But Graylin and Rhee wouldn’t offer any details on the specific banks they’re talking to or any timeline for when those deals would be in place. That’s worrisome because the clock is ticking. If those deals don’t come down by October then Samsung may find itself with a mobile wallet that increasingly doesn’t work.

What happens in October

This year, banks will start replacing your plastic with chipped cards, and by the end year MasterCard expects that half of all U.S. credit cards will support chip-and-PIN transactions. Meanwhile, U.S. retailers are replacing their point-of-sale terminals with new card readers that accept EMV transactions.

The transition to EMV in the U.S. was originally expected to be slow – and it will take years before that last small merchant upgrades its hardware – but recent big security breaches like the one affecting Target have lit a fire under the major retailers, explained Osama Bedier, a long-time veteran of the mobile payments space. Bedier founded and is now CEO of payments terminal maker Poynt. Previously, he ran [company]Google[/company] Wallet from its launch until 2013, did product development at PayPal and is an advisor to and investor in LoopPay competitor Coin.

By the October deadline, the top 100 biggest retailers in the U.S. will accept EMV payment, accounting for 40 percent of all in-store retail transactions, Bedier said. Why the hurry? If they don’t, they’ll be liable for any fraudulent transactions made on chipped card at their stores.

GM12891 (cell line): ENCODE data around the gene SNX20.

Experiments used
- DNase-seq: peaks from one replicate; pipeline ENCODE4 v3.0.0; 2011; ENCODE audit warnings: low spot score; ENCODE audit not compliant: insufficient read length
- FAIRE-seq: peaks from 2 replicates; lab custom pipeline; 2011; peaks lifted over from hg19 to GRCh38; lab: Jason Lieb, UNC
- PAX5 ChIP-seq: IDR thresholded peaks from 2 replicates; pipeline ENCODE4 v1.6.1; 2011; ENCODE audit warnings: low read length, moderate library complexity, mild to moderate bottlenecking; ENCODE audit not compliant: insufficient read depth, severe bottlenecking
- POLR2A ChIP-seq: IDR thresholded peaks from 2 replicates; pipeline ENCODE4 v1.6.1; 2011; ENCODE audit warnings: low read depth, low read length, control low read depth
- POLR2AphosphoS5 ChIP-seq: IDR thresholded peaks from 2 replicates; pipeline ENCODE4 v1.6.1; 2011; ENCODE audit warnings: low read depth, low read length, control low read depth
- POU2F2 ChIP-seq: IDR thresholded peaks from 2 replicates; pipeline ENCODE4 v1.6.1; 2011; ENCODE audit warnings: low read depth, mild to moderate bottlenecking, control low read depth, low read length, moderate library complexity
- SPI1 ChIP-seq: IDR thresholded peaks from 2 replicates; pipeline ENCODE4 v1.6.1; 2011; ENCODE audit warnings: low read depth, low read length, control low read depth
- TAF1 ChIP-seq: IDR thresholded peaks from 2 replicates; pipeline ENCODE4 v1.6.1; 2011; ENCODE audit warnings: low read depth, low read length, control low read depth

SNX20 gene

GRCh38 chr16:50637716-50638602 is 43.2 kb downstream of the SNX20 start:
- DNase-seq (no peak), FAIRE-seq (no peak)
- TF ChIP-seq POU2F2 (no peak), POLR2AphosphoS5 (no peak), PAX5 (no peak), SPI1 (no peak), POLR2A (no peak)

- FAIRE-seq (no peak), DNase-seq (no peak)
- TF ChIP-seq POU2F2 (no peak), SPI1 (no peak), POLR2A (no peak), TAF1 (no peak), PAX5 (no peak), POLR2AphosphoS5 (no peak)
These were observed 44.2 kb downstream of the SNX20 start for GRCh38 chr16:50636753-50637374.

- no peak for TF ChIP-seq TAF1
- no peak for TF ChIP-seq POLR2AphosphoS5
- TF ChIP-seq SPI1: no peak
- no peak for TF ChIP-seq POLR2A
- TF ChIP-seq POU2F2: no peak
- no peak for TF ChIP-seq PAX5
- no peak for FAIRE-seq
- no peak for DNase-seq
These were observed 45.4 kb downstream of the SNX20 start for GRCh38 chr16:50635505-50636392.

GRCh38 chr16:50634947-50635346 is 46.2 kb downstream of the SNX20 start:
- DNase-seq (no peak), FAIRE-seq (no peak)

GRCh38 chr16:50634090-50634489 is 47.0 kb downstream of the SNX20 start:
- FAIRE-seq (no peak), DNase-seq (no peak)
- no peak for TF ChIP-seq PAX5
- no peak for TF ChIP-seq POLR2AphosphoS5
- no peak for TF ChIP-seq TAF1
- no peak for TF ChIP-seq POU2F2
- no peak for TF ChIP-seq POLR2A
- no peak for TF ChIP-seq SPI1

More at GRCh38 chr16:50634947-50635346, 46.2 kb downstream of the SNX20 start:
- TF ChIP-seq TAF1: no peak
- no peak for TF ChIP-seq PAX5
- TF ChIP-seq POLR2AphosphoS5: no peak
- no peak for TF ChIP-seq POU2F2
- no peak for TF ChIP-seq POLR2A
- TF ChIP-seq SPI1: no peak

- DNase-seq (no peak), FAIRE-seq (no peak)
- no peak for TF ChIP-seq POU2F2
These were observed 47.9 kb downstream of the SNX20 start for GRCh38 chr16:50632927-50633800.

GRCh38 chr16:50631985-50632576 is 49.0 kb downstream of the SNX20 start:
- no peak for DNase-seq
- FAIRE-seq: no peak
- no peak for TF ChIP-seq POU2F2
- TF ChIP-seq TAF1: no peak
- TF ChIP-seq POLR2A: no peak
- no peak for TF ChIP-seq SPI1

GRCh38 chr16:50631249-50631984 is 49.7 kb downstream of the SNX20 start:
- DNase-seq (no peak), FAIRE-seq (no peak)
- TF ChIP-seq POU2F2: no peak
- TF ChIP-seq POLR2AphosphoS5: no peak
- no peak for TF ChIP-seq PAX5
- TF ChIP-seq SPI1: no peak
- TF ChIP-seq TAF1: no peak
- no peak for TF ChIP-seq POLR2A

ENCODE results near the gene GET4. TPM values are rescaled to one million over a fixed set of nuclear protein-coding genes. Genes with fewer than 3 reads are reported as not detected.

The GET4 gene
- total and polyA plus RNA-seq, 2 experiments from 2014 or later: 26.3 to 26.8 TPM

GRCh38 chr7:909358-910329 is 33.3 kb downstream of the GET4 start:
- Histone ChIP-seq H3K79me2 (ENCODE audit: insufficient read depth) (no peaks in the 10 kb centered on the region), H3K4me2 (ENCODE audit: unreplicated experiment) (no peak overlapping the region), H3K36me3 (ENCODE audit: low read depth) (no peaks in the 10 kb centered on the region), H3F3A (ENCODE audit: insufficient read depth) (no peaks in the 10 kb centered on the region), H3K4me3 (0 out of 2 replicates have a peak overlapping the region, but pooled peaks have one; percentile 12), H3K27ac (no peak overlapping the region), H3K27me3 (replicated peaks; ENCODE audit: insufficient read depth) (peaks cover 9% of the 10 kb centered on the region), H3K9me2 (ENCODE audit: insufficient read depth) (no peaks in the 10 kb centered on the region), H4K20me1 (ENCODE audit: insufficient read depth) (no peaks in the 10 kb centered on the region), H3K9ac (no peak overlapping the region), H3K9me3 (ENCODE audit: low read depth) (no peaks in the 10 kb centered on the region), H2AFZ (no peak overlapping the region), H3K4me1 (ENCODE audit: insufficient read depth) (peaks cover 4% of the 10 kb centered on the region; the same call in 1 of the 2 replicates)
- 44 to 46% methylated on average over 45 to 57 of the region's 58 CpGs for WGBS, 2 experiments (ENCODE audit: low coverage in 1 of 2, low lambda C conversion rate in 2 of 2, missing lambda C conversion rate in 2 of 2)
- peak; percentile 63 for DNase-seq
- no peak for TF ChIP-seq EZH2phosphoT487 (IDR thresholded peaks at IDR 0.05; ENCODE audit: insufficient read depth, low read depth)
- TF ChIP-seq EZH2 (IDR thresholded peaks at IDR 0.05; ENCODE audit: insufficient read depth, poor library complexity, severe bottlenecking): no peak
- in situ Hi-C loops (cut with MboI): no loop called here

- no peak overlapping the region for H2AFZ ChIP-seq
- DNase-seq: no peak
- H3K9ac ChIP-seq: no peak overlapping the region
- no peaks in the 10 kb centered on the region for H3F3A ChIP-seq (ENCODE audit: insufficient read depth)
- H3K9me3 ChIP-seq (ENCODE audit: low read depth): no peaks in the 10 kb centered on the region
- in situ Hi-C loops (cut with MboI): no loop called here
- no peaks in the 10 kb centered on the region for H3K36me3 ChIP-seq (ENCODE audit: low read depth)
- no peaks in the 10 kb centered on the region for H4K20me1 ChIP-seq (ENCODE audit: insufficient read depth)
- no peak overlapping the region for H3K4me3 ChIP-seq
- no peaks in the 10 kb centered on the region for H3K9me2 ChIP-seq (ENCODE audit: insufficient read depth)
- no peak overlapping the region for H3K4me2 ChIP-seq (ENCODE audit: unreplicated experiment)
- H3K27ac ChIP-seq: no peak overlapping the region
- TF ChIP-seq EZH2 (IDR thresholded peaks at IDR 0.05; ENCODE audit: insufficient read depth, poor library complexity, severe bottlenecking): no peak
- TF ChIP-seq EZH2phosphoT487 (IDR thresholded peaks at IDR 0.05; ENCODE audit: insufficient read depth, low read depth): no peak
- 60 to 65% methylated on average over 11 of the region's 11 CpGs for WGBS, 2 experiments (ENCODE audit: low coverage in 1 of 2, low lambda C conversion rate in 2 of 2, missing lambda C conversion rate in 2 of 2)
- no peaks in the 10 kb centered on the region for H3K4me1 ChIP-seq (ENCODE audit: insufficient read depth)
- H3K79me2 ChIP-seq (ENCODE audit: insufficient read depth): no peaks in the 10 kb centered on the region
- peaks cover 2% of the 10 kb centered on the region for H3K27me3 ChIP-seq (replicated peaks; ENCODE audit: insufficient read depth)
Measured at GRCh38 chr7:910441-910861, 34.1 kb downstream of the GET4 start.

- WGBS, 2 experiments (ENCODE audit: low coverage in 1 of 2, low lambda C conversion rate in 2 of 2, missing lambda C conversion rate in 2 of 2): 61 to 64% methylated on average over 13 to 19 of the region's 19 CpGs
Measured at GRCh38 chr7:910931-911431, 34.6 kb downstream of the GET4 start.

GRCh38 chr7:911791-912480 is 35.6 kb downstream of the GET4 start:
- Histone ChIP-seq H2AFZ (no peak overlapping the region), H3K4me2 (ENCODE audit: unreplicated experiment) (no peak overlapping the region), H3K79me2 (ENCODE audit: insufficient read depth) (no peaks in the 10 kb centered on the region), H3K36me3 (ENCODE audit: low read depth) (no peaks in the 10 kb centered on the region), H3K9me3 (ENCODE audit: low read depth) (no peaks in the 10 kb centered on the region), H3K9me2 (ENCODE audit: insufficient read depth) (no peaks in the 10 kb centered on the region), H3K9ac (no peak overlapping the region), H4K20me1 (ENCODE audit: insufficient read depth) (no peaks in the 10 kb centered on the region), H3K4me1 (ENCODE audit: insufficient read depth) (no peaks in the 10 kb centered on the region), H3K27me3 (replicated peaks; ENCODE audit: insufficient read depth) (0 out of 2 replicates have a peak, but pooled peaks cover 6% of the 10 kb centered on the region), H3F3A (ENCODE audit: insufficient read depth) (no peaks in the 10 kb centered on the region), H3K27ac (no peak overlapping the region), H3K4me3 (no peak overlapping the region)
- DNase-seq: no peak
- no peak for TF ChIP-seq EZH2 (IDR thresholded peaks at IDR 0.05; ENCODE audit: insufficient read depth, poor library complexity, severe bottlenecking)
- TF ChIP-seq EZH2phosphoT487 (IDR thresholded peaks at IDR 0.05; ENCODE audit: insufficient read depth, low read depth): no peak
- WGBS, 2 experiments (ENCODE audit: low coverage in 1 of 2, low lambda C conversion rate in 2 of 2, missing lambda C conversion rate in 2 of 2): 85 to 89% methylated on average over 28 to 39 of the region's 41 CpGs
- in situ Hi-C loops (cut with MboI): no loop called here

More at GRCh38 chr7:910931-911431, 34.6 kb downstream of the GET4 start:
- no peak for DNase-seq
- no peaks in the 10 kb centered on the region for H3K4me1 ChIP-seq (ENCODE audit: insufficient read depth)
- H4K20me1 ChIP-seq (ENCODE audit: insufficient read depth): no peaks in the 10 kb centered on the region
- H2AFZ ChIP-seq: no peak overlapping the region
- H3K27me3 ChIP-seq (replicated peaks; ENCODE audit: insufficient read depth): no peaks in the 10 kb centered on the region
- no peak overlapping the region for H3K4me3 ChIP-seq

Every point-of-sale terminal maker is developing an EMV reader, including Square

Every point-of-sale terminal maker is developing an EMV reader, including Square

That’s a huge shift in the U.S. retail landscape, but LoopPay and other digital credit card makers like Coin, Plastc and Swyp like to point out that even new chipped cards will continue to sport magnetic stripes so they will be able to load them into their universal cards. Conversely, even new payments terminals will still have magnetic stripe readers, so every merchant will technically be able to accept a transaction with their devices.

The infrastructure will remain in place for retailers to continue accepting their digital cards, so everything is hunky-dory, right? Here’s the problem: just because a merchant can technically accept a mag stripe transaction doesn’t mean they will.

EMV transactions are more secure because they use cryptograms instead of the numbers printed on your card face. When digital card holders start sending that insecure static data over payment networks instead of using the encrypted chip on their physical cards, the banks will notice, and a certain point they’re going to start rejecting purchases.

“It all depends on how long the grace period is,” Bedier said. “It could be three months. It could be six months. But the card issuers will start declining transactions.”

Samsung’s opportunity

The key for any of these universal card makers is to demonstrate there’s enough utility and demand for their technology that the banks will gladly climb on board, Bedier pointed out. And here’s where Samsung has a big advantage.